Industry in the Rotterdam port area has strong ambitions to become more sustainable. By 2025, it aims to reduce CO2 emissions by two megatons through the use of CO2 capture and storage, rising to at least six megatons by 2030. That represents almost half of the 14 Mton reduction that the total industry in our country will have to achieve by 2030. Blue hydrogen plays a key role in this energy transition. Most of the CO2 emissions during the production of hydrogen from methane is captured and stored in empty gas fields in the North Sea. TNO created and developed the H-vision concept to accelerate the realisation of these targets.

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A group of around fifteen parties is working with TNO to help shape this. The collaboration was established by the Deltalinqs business association, which represents about seven hundred companies in the main port of Rotterdam. The ultimate goal is a completely CO2-free industry in the port area, mainly through the use of green hydrogen. The blue variety is required as an intermediate step.

Easy to convert processes

The consortium, which includes large petrochemical and energy companies such as Air Liquide, BP, Gasunie, Shell and Uniper, has worked out various routes on the basis of technological knowledge from TNO. The two large, modern coal-fired power stations on the Maasvlakte can be partly converted to hydrogen to produce CO2-free electricity. In chemical and refining processes, which use a lot of grey hydrogen, the CO2 can be captured and stored in empty fields under the North Sea.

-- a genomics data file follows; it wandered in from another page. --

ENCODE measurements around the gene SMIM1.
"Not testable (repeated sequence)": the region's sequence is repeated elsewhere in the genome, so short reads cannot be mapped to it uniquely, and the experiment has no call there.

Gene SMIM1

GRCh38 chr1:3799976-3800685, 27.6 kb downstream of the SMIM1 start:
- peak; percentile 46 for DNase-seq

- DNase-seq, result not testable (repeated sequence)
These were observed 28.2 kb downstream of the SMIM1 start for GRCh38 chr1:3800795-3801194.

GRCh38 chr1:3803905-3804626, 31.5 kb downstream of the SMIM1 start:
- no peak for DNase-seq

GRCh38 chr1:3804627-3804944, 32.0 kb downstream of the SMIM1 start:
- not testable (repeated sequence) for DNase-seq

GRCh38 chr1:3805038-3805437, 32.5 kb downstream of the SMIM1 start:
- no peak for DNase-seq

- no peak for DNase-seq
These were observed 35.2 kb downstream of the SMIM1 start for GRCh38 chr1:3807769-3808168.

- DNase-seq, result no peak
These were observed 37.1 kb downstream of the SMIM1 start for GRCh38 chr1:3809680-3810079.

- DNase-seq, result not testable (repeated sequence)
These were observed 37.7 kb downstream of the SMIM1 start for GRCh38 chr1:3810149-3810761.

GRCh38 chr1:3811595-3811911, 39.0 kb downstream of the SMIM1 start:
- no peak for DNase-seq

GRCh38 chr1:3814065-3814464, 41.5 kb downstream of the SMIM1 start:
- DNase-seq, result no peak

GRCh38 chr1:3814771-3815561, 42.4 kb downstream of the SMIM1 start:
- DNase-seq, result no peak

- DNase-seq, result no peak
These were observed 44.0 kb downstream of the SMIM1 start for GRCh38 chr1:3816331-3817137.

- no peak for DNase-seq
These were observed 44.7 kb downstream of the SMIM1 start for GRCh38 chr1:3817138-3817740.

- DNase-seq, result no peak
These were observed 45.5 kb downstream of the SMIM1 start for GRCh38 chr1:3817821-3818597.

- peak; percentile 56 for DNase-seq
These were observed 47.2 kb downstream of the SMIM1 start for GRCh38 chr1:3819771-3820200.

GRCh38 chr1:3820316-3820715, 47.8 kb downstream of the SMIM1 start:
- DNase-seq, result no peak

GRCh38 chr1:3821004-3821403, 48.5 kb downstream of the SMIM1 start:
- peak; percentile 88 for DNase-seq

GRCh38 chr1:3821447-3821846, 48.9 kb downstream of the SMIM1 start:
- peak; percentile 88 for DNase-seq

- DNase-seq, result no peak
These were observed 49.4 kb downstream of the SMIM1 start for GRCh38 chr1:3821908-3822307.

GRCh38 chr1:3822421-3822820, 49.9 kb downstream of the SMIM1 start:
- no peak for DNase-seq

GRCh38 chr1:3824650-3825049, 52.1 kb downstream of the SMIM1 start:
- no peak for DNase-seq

For refineries and factories with high-temperature processes, electricity is not very suitable, but hydrogen is. It has the advantage that many industrial processes are easy to convert from the commonly used natural gas to hydrogen. An additional benefit is that residual gases from the refineries can be used as raw material for the production of blue hydrogen.

Large, centrally located hydrogen plant

In order to realise the ambitions for blue hydrogen, a large-scale hydrogen and CO2 infrastructure is needed in the port area. Here H-vision hooks up with the existing Porthos project of the Port of Rotterdam Authority, Gasunie and EBN that provides a new system of pipelines to which companies from the port can connect in order to transport their captured CO2 to empty gas fields under the North Sea.

The H-vision plans include a large hydrogen plant on the Maasvlakte to feed the extra hydrogen demand of the industrial processes in the port area. The infrastructure of the Porthos project can be used to transport the CO2 captured here. For the transport of the blue hydrogen a new network of pipelines will have to be constructed through the port area.

Green hydrogen infrastructure

Together with the consortium, TNO has been investigating future supply and demand, the economic feasibility and the possibility of integrating blue hydrogen into current production processes. The envisaged infrastructure means that it will no longer be necessary to produce hydrogen per company and to capture the CO2. Each factory can be operated from one central location, which is more efficient and cheaper. TNO has calculated that up to 70% of the gas required for the production of blue hydrogen for use in refineries can be obtained from industrial waste gases. The need to import gas from abroad is therefore limited.

Another cost advantage is that the infrastructure can eventually be used for the storage and transport of green hydrogen produced from solar energy and offshore wind, which is expected to be available from 2030 onwards. In this way, H-vision paves the way for a green hydrogen economy and thus a low-carbon industry.

Want to know more about H-vision: blue hydrogen to accelerate carbon-low industry

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H-Vision report

Dr. ir. René Peters

  • Hydrogen
  • Gas
  • LNG
  • Transition
  • Offshore Energy